Written by Jackson Lewis PC – Danny W. Jarrett, Susan M. Corcoran and Richard I. Greenberg New Mexico is the latest state to adopt statewide legislation prohibiting private employers from making inquiries into an applicant’s criminal history on the initial employment application. The state also enacted legislation prohibiting employers from asking applicants for information about a […]
Written by: Wendy Leonard SALT LAKE CITY — When a judge asked Catie Cartisano’s father what it was like to see his daughter in handcuffs, his reply was that it “was better than a funeral.” “I will never forget that,” said Cartisano, 33. That same judge ordered Cartisano to attend treatment for a third time, […]
In an effort to increase the state’s potential workforce, the South Carolina General Assembly passed legislation last week that will expand the state’s current expungement law and allow individuals to more easily remove criminal convictions from their records. The hope is that prospective employees with low-level crimes on their records will no longer be discouraged from applying for jobs; this, then, should make it easier for employers to recruit qualified workers. What do South Carolina employers need to know about this new law? While South Carolina does not have a ban-the-box law, the state legislature has instead taken it one step further: the new law will make it easier for persons to erase certain convictions from their records. Current law permits persons to expunge a first-offense, low-level crime carrying a sentence of 30 days or less from their record following a period of good behavior. The new law removes the “first-offense” requirement and also allows persons to erase multiple convictions arising out of the same sentencing hearing if they are “closely connected.” Significantly, the law also allows offenders to expunge first-offense simple drug possession and possession of drugs with intent to distribute crimes. The law applies retroactively to those offenses committed prior to the law’s passage.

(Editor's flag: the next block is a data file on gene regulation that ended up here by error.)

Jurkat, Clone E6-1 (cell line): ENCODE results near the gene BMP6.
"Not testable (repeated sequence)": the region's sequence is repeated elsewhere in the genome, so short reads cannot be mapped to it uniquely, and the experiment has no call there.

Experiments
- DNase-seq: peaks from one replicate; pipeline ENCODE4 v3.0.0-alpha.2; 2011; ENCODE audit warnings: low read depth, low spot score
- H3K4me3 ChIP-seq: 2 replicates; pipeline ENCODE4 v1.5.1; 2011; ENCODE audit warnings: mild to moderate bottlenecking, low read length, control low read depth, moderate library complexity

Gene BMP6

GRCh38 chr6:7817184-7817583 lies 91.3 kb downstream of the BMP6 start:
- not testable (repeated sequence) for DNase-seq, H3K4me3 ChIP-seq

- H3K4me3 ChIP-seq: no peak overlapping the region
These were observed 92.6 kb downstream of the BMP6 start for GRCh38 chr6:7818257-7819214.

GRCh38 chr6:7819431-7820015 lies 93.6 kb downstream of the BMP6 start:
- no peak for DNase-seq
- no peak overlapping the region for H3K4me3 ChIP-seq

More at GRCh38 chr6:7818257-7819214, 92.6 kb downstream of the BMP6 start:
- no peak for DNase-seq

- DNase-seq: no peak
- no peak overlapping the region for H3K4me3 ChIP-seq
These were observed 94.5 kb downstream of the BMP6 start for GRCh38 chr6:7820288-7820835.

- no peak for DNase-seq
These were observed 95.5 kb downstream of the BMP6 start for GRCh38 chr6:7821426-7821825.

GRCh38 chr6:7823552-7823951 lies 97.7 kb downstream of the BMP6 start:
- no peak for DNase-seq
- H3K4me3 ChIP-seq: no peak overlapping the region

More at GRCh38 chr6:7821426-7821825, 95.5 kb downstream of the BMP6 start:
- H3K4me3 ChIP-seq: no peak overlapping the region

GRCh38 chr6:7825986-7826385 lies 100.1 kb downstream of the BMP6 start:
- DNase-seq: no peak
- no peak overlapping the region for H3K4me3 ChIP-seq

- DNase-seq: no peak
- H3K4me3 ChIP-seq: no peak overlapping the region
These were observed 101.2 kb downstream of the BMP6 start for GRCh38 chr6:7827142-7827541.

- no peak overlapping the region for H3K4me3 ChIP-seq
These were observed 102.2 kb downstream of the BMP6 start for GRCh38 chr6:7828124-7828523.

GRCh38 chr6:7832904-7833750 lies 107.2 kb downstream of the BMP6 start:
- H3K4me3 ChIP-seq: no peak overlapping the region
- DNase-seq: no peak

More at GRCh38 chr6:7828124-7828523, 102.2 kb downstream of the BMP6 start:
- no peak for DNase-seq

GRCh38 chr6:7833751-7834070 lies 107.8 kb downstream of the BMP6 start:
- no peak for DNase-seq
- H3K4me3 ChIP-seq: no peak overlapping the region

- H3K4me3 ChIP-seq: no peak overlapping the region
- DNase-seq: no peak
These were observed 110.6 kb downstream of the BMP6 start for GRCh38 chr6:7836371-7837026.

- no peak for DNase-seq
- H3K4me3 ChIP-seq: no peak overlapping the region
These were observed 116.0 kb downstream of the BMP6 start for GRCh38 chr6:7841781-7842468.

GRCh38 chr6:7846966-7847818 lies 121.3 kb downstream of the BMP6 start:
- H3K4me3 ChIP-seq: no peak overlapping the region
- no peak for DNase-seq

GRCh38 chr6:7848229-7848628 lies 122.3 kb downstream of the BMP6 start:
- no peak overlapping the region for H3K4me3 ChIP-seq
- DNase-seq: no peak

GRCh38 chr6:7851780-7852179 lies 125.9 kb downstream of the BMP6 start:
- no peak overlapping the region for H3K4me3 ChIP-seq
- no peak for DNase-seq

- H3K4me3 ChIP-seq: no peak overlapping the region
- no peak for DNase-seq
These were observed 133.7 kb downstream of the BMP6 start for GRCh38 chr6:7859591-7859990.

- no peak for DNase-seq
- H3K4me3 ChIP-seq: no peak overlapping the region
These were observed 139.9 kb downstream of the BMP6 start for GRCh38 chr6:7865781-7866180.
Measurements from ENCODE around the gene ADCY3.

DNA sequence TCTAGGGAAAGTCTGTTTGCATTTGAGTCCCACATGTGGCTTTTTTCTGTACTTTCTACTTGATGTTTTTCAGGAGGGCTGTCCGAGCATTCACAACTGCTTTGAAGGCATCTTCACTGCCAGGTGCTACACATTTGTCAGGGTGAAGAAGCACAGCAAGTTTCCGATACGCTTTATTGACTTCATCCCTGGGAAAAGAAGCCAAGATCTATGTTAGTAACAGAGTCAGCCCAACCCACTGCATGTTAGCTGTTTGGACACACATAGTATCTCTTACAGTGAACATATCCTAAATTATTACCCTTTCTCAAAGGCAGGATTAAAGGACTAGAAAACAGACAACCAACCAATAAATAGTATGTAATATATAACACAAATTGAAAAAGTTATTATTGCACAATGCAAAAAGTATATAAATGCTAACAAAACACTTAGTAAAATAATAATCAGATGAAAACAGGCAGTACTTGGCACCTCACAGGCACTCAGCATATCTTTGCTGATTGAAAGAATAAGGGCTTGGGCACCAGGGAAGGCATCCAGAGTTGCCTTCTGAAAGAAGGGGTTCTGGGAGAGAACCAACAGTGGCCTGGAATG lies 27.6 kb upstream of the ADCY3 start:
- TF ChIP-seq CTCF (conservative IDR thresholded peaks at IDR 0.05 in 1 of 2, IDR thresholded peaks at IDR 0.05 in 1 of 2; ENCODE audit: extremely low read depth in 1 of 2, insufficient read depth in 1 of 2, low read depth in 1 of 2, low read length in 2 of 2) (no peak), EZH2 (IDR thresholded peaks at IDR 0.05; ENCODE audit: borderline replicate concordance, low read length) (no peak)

We believe in the good in people and want to give everyone the opportunity to right their wrongs, especially after they’ve paid their debt to society. It can be hard to get a good job and turn your life around when you have a criminal record, but there is hope. Criminal record expungement means the record is sealed or destroyed and no longer available to be accessed. An expunged crime will not show up on a background check and employers are not allowed to ask about it or use it against you in an employment decision. Typically, after we view a background check and generally determine expungement qualification, we will send a secure eligibility test email to the applicant. This form will help them, and the attorney determine if they qualify in the state the crime was committed.